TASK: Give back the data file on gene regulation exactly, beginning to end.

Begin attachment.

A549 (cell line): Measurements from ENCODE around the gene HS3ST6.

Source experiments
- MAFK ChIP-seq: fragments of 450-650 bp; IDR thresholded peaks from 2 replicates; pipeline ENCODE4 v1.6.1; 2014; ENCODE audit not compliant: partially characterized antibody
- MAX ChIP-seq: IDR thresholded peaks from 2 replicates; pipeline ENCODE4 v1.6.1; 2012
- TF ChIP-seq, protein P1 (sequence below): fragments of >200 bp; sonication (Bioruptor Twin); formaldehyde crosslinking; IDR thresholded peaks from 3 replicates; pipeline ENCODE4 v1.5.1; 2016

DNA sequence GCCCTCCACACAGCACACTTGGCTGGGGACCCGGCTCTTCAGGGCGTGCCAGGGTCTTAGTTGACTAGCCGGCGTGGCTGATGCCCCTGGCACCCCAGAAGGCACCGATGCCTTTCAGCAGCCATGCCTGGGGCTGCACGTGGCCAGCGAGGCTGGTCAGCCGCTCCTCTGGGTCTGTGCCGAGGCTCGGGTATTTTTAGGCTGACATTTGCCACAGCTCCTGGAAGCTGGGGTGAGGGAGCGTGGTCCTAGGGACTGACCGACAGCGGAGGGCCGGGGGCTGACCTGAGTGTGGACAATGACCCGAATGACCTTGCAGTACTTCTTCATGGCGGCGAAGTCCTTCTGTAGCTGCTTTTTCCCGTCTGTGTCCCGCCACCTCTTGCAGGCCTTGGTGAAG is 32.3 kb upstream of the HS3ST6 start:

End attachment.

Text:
A549 (cell line): Measurements from ENCODE around the gene HS3ST6.

Source experiments
- MAFK ChIP-seq: fragments of 450-650 bp; IDR thresholded peaks from 2 replicates; pipeline ENCODE4 v1.6.1; 2014; ENCODE audit not compliant: partially characterized antibody
- MAX ChIP-seq: IDR thresholded peaks from 2 replicates; pipeline ENCODE4 v1.6.1; 2012
- TF ChIP-seq, protein P1 (sequence below): fragments of >200 bp; sonication (Bioruptor Twin); formaldehyde crosslinking; IDR thresholded peaks from 3 replicates; pipeline ENCODE4 v1.5.1; 2016

DNA sequence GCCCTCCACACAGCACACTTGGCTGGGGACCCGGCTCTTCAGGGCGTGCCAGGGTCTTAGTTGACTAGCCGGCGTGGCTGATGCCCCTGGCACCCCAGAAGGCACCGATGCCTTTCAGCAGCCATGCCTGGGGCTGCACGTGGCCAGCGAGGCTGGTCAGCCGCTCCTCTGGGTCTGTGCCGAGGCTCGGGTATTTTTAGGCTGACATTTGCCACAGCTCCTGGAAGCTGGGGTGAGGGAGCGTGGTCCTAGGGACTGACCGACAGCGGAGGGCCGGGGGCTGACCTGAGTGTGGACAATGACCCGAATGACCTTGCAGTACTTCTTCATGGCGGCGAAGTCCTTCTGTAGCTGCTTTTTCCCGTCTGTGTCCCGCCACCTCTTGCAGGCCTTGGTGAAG is 32.3 kb upstream of the HS3ST6 start: